How is the Concept of Resilience Operationalised in Practice with
Daniel, B., Vincent, S., Farrall, E., & Arney, F.
Increasing emphasis is being placed on the concept of resilience in
policy and practice relating to vulnerable children and their families
yet little is known about how, and to what extent, the concept is
actually being operationalised in child and family services. This
article presents the findings from a study which aimed to analyse the
ways in which `resilience' as a concept is shaping practice in settings
that explicitly espouse a resilience-led framework. The study included a
UKbased and an Australian component, to allow for international
comparisons and contrasts in the use of resilience as a concept in
practice. The findings from a survey of 201 practitioners (108 in the
UK; 93 in Australia) and 32 case studies (18 in the UK; 14 in Australia)
are presented and considered in the light of the existing resilience
literature in order to gauge the extent of congruence between practice
as described and the principles indicated by the existing literature.
Characteristics and Sociolabour Insertion of Young People after
Roca,J.S., Biarnes, A.V., Garcia, M.1., & Rodriguez, M.
This study aims to determine the situation of young people after
residential care. The directors of 36 finalist residences that care for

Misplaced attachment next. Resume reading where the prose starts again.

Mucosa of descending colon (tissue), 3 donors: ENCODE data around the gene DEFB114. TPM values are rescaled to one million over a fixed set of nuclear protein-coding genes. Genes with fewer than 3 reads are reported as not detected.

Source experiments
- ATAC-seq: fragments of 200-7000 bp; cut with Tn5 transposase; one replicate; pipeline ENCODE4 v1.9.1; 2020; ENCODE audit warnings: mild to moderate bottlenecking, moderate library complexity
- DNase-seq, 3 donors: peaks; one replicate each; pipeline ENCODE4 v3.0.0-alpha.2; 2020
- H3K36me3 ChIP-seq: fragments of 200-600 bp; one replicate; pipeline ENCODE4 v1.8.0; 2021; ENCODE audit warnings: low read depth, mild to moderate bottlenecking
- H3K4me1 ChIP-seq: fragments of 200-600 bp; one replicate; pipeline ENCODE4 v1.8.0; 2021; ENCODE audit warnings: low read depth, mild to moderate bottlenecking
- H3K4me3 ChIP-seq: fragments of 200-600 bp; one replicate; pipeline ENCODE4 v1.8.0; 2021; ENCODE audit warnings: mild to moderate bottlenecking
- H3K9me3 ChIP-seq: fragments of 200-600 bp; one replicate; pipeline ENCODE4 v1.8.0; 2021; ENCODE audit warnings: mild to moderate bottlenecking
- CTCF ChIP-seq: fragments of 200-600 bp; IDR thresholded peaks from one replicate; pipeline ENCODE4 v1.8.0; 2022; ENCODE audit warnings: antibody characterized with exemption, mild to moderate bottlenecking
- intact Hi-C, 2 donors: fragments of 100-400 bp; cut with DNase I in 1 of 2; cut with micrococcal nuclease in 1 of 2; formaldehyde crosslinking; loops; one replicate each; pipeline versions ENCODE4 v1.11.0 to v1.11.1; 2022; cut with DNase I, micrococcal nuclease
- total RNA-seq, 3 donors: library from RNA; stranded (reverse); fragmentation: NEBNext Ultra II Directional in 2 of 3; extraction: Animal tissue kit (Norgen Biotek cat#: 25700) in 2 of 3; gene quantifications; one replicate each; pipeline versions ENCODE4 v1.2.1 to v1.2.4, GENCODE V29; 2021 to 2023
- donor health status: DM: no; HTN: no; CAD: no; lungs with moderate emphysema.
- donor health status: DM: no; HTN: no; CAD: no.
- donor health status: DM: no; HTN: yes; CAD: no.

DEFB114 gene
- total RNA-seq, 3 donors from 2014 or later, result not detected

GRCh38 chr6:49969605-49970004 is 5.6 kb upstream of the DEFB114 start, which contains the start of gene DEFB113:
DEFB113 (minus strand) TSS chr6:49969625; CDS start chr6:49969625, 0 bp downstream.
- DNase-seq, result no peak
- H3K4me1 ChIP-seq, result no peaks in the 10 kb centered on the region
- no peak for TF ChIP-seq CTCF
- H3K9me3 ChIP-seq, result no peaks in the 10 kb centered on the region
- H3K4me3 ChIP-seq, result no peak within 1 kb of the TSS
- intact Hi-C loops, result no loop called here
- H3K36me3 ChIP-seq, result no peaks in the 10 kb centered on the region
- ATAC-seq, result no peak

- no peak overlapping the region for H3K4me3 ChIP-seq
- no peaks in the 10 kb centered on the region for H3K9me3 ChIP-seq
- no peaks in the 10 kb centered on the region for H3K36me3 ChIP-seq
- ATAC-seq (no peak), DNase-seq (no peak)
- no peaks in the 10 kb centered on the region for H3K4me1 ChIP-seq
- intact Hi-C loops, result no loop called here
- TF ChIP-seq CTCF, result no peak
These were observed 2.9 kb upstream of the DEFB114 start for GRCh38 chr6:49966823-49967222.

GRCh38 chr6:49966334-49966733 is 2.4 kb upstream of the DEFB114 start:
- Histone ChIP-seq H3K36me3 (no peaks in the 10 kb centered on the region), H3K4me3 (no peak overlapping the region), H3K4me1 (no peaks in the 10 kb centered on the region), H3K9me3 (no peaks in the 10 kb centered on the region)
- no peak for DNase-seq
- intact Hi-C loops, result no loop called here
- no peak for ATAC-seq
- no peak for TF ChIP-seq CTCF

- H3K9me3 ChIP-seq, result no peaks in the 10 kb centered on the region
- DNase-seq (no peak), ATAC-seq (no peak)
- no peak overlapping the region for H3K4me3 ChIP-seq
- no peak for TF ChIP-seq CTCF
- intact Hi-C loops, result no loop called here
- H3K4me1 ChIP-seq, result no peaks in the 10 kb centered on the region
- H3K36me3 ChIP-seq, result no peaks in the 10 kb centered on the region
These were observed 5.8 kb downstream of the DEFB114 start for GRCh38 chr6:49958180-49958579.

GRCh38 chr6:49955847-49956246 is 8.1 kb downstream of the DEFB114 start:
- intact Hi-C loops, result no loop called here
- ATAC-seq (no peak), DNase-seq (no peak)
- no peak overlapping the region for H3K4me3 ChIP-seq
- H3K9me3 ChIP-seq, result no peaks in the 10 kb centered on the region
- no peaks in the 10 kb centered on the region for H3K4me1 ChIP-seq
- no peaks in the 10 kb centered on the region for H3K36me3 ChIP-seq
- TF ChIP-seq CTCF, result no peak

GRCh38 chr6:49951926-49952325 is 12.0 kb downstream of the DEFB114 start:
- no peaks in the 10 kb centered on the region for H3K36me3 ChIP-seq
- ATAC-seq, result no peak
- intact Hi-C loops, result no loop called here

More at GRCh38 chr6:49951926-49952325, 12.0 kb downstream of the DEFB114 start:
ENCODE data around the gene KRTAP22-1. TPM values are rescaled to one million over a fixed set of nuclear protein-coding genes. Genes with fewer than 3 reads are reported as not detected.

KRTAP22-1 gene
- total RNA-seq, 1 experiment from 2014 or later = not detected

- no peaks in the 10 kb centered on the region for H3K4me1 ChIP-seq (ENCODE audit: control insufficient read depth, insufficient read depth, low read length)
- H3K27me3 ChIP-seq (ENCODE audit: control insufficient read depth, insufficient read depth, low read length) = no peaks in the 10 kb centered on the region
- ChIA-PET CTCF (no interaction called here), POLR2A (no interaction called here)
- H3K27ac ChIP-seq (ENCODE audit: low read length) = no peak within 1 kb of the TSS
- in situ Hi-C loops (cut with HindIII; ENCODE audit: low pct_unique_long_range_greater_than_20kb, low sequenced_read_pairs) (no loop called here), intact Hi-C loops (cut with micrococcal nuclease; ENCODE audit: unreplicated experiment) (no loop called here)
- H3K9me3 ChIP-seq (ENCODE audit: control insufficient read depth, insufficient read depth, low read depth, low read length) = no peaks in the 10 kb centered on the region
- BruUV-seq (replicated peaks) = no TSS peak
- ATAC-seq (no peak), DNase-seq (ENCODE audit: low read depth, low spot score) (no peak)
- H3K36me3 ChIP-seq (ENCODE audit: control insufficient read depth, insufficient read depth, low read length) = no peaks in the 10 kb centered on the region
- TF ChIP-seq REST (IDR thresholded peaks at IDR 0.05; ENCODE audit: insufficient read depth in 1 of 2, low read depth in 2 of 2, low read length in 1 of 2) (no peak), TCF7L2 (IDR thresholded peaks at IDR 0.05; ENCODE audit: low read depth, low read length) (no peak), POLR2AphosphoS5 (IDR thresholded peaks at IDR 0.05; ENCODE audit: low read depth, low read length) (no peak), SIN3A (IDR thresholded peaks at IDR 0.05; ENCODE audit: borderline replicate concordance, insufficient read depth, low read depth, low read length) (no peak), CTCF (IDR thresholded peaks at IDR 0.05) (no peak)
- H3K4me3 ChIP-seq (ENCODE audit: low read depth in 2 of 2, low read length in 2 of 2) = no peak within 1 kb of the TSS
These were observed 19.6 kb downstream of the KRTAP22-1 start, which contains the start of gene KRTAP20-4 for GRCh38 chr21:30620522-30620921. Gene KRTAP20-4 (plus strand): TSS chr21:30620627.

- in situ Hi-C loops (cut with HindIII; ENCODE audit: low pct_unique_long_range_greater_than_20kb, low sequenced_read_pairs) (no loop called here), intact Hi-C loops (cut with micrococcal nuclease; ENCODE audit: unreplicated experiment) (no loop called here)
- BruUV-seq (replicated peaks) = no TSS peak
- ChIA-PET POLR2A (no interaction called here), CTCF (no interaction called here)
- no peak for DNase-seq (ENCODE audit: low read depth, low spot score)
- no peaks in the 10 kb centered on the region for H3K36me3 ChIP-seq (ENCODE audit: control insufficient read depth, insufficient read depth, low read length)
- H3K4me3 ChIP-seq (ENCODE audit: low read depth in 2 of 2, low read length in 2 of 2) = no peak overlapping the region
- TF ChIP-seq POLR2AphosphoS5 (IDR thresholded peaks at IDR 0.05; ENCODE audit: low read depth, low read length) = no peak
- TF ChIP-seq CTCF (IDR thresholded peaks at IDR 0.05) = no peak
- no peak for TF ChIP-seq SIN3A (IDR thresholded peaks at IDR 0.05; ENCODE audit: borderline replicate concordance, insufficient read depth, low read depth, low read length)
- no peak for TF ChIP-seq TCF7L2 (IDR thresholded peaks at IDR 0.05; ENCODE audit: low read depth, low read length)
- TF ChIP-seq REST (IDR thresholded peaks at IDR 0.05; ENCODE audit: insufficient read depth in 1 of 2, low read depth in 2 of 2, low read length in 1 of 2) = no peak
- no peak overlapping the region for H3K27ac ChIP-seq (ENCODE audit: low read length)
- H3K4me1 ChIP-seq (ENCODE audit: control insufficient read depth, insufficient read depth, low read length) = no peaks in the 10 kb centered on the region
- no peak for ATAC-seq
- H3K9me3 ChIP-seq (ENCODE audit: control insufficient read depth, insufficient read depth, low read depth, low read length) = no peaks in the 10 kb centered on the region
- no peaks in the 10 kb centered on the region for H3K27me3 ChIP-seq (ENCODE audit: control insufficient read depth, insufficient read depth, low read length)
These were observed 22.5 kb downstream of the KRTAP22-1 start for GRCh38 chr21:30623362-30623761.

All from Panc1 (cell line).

young people who will come of age in the same center were interviewed.
Residence directors gave information about 143 young people who left the
center between 2 and 5 years earlier when they came of age, and who had
not been diagnosed with mental deficiency. Most of the young people
entered the residence after they were 12 years old due to family
negligence. The young people scored highest for autonomy and lowest for
emotional regulation. Competences were found to be related to the cause
of protection. Half of the sample were emotionally unstable and had not
graduated from high school. After leaving the foster residence, a third
of the young people went to live with their family, and another third
went to live in assisted flats. Girls tend to live with their partners
more than boys; and boys tend to live with their family more than girls.
65.7% of the young people received work training but only 59.9% worked,
most of them in jobs that don't need qualifications. 30.4% of girls
became mothers at a young age. The implications of the data are
discussed in the article.
How do New Mothers who were exposed to Child Maltreatment Parent? A
Canadian Feasibility Study
Bennett, L.M., Hall, G.B.C., Schmidt, L.A., Steiner, M., &
The primary objective of this study was to identify challenges in the
identification of the sample, enlistment and recruitment of
participants, and the feasibility of measures examining parenting in new
mothers with a history of maltreatment in childhood. Participants were
thirty first-time mothers, unselected for maltreatment history, and
their three-month-old infants. We examined mothers' own history of child
maltreatment in relation to emotional well-being, maternal warmth and
sensitivity, and neuroendocrine activity in both mother and child.
Mothers who reported experiencing maltreatment in childhood scored
higher on self-reported Eysenckian psychoticism and rated their infants
higher on distress to limitations than did mothers who did not report
maltreatment in childhood. Mothers higher on emotional well-being
exhibited greater decrease in salivary cortisol and reported more
smiling and laughter in their infants. Feasibility issues are examined
that stand to inform the design of future studies on a larger scale.